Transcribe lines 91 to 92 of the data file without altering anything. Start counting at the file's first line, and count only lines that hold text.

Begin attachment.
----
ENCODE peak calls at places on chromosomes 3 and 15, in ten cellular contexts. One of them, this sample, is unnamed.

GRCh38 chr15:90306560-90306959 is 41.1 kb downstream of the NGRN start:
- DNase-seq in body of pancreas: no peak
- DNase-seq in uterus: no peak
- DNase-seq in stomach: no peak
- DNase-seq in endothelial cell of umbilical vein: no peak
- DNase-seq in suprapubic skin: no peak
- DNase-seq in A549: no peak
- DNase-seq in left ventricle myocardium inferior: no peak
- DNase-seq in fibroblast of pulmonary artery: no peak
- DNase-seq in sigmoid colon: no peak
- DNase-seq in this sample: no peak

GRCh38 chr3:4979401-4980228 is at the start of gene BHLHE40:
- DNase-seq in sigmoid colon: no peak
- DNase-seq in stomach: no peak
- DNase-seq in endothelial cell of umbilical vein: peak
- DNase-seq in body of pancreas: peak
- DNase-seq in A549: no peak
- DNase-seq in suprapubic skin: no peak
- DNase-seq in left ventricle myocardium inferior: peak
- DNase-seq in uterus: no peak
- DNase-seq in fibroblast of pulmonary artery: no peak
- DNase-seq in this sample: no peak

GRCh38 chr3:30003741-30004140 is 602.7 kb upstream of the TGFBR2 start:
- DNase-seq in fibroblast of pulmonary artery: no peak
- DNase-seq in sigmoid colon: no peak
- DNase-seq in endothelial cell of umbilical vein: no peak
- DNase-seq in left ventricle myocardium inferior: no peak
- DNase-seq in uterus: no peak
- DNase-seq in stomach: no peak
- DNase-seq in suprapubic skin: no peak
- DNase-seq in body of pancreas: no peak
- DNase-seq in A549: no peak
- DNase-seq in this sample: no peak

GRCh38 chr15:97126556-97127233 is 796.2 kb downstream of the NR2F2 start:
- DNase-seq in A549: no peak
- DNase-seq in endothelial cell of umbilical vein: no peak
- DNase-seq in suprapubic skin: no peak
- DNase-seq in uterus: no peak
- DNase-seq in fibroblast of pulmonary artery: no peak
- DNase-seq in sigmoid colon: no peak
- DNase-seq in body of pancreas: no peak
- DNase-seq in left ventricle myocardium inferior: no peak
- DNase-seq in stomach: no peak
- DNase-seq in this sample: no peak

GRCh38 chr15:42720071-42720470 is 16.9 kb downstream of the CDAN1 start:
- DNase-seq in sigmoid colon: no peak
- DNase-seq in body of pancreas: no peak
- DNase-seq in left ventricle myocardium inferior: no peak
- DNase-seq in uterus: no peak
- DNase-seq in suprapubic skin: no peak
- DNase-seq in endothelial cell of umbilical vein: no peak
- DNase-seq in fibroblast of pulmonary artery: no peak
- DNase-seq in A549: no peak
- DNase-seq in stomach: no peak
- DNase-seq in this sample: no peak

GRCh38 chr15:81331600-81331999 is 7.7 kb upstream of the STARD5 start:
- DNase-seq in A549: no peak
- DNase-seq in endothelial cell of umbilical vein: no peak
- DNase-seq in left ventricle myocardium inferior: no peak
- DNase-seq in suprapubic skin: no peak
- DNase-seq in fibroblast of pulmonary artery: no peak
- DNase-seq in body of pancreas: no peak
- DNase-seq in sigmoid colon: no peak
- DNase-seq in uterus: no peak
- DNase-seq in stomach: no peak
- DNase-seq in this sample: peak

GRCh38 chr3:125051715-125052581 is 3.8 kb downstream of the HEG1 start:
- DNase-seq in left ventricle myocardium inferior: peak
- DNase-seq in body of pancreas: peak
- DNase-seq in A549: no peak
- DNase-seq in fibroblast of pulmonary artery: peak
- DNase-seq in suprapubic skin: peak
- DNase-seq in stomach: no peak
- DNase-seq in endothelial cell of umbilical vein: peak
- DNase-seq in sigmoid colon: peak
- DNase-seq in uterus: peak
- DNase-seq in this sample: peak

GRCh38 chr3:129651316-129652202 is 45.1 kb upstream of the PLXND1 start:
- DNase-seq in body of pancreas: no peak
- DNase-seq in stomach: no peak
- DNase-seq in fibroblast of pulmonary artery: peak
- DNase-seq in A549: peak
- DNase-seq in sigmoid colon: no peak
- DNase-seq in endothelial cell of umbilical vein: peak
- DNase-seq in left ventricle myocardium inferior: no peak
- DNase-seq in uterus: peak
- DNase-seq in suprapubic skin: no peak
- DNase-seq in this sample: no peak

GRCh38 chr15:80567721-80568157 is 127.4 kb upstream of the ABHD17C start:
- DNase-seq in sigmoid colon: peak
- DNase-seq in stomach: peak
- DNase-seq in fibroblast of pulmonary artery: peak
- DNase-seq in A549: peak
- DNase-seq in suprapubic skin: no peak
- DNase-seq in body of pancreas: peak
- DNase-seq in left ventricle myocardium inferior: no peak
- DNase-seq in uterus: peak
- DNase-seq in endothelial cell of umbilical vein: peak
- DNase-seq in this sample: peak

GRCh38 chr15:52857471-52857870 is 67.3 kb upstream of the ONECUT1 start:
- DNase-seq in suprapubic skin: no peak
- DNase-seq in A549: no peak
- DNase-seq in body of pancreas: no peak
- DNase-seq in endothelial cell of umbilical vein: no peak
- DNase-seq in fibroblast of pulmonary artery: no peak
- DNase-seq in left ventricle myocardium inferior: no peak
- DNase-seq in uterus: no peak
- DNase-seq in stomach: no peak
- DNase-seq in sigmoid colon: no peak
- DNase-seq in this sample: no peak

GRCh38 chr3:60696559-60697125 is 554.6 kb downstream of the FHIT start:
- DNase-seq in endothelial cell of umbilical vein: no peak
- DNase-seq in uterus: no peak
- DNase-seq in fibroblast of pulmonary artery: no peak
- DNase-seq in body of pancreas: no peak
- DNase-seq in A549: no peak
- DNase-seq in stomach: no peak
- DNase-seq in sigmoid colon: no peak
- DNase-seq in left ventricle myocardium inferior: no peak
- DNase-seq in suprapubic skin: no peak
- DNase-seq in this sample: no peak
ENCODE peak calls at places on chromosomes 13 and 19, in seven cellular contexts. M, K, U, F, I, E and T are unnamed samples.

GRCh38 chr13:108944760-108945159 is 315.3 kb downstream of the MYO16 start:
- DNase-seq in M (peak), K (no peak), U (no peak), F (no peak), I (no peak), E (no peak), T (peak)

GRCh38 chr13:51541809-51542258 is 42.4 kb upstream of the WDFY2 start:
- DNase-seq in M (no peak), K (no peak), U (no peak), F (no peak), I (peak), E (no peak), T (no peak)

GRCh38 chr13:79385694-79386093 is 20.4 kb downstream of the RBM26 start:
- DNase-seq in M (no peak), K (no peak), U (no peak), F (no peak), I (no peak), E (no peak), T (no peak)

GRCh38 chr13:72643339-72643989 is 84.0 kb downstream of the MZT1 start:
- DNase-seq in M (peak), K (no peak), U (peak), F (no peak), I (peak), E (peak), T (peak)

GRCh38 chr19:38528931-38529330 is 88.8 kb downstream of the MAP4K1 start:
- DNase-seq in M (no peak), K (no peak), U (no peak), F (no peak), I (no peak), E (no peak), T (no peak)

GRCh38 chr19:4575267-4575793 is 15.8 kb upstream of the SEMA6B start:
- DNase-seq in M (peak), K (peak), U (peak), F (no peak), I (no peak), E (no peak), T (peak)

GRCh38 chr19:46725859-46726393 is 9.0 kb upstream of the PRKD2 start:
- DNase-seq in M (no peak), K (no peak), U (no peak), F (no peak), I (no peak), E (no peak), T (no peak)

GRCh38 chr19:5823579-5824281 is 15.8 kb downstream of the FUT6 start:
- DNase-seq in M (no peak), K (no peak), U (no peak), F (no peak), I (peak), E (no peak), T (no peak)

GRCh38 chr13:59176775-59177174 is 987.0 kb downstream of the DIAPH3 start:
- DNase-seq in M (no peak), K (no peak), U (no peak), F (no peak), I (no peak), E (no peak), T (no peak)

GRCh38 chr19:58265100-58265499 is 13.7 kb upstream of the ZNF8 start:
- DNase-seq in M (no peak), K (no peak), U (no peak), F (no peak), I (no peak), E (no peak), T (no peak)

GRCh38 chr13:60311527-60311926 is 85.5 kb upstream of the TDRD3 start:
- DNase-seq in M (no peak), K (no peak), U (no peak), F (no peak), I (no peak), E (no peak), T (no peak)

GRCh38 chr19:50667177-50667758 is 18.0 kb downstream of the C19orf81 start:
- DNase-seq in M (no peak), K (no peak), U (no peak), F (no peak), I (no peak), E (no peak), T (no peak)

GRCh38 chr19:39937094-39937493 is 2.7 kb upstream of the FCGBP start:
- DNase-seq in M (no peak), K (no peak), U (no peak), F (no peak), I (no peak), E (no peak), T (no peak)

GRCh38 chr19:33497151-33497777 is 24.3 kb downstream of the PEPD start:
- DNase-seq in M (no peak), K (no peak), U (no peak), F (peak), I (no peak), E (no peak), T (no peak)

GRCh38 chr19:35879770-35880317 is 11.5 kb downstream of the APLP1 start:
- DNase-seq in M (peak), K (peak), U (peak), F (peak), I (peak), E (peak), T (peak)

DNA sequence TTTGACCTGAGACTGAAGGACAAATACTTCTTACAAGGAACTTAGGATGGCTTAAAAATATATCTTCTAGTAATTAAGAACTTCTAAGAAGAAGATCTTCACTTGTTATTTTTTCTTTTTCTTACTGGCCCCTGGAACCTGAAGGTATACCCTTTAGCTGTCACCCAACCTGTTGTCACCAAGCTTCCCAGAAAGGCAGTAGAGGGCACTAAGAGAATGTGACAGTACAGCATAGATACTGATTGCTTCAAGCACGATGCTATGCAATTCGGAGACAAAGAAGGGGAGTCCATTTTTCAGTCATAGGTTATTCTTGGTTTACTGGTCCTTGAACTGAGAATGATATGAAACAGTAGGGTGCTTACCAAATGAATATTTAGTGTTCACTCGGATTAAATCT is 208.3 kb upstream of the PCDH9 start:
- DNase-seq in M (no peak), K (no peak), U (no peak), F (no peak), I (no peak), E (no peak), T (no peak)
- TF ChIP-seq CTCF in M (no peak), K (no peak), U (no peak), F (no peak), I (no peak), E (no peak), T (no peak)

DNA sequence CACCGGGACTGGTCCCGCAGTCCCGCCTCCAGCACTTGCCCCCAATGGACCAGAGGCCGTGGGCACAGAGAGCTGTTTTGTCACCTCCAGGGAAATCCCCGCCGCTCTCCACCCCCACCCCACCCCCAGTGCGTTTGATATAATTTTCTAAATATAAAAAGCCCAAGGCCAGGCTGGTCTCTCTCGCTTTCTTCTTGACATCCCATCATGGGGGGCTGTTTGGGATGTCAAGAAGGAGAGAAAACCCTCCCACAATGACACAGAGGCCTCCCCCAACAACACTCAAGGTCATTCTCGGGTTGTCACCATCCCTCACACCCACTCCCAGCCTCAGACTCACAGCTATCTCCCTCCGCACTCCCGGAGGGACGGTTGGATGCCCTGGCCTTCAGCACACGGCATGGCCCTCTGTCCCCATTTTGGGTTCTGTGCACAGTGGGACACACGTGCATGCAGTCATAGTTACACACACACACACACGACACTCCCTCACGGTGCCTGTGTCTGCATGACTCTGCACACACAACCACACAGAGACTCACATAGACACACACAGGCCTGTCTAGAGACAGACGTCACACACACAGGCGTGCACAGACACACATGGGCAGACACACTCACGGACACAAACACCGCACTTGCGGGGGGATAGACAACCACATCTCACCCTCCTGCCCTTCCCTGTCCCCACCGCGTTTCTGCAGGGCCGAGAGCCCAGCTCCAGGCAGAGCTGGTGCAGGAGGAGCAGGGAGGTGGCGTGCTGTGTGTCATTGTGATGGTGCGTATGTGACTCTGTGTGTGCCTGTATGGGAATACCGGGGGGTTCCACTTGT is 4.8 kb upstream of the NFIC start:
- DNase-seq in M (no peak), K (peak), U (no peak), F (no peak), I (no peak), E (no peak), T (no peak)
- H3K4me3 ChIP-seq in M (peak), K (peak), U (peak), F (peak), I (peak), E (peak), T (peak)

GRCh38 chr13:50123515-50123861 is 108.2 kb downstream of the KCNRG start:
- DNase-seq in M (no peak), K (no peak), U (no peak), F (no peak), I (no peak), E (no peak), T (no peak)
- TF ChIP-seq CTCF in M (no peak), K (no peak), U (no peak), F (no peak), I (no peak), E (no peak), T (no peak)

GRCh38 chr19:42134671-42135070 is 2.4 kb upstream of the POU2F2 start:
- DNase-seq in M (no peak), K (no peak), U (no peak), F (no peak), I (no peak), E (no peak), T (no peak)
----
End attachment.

- DNase-seq in sigmoid colon: peak
- DNase-seq in stomach: peak